Manuel D. Plotkin, who headed the Census Bureau for nearly two years, submitted his resignation yesterday amid reports of White House concern over the handling of the coming 1980 census.
Sources said President Carter called Secretary of Commerce Juanita M. Kreps to convey his questions about the bureau's leadership and its ability to manage the massive decenial count.
Kreps then began her own investigation and was told that while Plotkin, a former official of Sears Roebuck and Co., was excellent as a researcher, he was not providing decisive leadership and that morale in the bureau was low, the sources said.
The decennial census is the single most important function of the bureau, which is a part of the Commerce Department. The population count literally determines much of the allocation of some $50 billion in federal funds under more than 100 programs.
Blacks and Hispanics have repeatedly expressed fears that the 1980 census will fail to count minorities adequately. In the 1970 census, the bureau has said, it failed to count 7.7 percent of the black population.
Last month, the U.S. Conference of Mayors was so concerned about the issue that it appointed a special committee to evaluate the bureau's new efforts to avoid an undercount. Atlanta Mayor Maynard Jackson, a black, was named head of the committee.
Yesterday Plotkin, 55, issued a statement saying he was resigning "in order to avoid a conflict of interest which might result from a lawsuit recently filed by Sears Roebuck and Co. against a number of federal agencies, including the Bureau of the Census."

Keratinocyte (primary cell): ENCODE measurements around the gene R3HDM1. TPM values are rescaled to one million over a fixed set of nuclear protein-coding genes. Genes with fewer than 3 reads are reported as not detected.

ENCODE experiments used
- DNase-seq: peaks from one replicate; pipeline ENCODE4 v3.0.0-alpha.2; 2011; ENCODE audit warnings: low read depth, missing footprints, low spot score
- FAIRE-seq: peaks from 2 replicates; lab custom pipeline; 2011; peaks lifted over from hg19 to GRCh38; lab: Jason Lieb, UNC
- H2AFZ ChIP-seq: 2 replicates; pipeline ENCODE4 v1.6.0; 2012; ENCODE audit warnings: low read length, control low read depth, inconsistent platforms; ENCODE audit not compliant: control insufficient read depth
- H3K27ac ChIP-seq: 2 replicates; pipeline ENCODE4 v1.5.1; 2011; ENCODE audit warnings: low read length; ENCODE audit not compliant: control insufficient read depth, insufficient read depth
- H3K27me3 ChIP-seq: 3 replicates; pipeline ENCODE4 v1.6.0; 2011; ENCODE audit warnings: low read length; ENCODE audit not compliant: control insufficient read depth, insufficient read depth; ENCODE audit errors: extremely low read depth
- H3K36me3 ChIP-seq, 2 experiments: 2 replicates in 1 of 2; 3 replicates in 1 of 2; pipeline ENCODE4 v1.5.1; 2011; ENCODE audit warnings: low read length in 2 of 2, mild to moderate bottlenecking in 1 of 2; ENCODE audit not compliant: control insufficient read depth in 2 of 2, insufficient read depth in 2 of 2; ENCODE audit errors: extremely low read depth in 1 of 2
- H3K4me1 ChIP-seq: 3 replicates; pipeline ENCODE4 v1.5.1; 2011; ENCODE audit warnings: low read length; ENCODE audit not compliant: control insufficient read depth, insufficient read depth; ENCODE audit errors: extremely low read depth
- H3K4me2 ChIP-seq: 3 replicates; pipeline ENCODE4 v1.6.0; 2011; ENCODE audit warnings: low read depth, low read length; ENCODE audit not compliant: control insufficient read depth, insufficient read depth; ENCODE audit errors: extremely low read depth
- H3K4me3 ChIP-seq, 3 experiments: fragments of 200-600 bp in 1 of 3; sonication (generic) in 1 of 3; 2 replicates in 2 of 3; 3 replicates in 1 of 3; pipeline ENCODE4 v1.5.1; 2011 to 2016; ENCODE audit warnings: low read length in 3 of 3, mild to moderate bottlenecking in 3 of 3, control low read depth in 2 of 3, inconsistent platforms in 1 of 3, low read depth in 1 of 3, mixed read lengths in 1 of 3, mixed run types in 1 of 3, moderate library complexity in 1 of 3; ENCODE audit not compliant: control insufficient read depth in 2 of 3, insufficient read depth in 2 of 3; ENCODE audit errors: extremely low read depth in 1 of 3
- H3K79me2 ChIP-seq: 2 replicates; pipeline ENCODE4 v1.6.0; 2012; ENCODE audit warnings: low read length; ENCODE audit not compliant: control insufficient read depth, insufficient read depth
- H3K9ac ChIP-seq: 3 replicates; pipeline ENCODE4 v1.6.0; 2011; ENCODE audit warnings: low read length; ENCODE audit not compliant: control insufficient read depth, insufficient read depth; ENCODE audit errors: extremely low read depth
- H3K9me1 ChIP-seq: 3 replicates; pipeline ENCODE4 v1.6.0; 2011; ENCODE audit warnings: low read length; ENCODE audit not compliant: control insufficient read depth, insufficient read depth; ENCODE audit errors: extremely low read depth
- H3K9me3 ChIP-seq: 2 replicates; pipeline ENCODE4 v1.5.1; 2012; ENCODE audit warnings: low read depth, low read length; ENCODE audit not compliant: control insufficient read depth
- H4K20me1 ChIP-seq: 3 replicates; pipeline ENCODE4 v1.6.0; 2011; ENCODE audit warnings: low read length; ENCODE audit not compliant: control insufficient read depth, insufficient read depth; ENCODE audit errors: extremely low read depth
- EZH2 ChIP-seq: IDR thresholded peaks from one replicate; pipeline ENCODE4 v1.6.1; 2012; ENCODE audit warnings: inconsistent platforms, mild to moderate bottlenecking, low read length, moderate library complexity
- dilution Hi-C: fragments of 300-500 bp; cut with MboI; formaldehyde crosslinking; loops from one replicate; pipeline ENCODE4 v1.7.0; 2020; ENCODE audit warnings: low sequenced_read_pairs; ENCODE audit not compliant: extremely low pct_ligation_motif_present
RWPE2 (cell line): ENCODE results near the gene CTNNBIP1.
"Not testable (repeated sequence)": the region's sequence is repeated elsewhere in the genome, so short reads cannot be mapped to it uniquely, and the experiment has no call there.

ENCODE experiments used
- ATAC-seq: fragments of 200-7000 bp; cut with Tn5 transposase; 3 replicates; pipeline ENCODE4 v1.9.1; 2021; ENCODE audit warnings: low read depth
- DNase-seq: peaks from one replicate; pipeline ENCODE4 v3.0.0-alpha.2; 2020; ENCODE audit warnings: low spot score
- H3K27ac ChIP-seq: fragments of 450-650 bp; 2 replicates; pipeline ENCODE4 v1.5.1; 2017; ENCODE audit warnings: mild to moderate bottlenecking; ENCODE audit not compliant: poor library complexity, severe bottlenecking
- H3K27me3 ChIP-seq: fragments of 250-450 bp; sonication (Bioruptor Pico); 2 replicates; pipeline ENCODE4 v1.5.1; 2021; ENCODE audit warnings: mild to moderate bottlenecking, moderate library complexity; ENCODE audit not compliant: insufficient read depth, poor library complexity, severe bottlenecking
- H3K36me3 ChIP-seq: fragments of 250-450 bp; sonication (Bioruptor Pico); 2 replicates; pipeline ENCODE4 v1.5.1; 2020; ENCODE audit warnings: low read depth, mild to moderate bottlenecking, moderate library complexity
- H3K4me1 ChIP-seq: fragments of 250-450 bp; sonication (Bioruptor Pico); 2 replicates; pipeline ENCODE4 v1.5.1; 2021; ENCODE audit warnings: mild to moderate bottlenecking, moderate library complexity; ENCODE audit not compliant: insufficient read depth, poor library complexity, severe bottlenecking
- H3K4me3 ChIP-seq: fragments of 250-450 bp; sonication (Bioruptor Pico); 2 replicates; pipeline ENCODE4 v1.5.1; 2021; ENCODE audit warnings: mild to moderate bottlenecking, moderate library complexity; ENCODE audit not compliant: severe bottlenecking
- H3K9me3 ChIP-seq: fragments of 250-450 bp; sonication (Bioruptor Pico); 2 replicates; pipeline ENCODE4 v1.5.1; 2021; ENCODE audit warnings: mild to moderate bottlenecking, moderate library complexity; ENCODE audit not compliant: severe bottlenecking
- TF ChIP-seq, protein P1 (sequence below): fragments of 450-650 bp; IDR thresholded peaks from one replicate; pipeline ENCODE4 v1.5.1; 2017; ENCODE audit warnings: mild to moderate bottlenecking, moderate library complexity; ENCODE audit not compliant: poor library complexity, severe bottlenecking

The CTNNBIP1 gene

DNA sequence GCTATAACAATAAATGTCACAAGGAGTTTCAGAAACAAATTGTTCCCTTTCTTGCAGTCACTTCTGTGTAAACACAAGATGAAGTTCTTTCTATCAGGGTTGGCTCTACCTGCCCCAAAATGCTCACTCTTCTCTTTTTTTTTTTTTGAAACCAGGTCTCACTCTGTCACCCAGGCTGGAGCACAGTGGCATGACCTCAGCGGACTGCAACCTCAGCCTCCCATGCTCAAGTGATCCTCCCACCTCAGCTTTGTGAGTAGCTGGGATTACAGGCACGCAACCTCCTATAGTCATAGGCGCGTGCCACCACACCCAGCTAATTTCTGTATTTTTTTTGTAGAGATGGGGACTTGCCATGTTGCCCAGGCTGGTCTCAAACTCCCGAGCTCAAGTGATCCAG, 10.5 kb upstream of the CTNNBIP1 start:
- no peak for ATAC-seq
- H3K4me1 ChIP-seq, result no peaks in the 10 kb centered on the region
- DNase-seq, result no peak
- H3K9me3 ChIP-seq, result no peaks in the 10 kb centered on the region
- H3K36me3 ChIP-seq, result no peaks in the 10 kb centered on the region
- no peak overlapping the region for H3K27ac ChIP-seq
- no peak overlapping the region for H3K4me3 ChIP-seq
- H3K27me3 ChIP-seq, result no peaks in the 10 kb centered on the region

Sears, facing a federal complaint that it has discriminated against women and minorities, filed suit Jan. 24 charging, among other things, that the Census Bureau's labor statistics are inadequate for measuring compliance with equal employment requirements.
Plotkin said he came to the bureau on a leave of absence from Sears and had agreed to abstain from taking part in any matter involving the firm.
He added that his resignation would be effective at a date "to be determined in consultation with the secretary of commerce." A source said that would be "April 1 or sooner."
Kreps said in a statement that Plotkin had provided "excellent leadership to the bureau" and that his will-ingness "to avoid even the appearance of a conflict of interest is typical of his high standard of integrity and his dedication to the public trust."
Sources said the administration is conducting an intensive search for a successor to Plotkin. One candidate, they said, is the 55-year-old deputy director, Robert L. Hegan, who has talked of retiring. Several other top Census officials have recently retired or are planning to do so.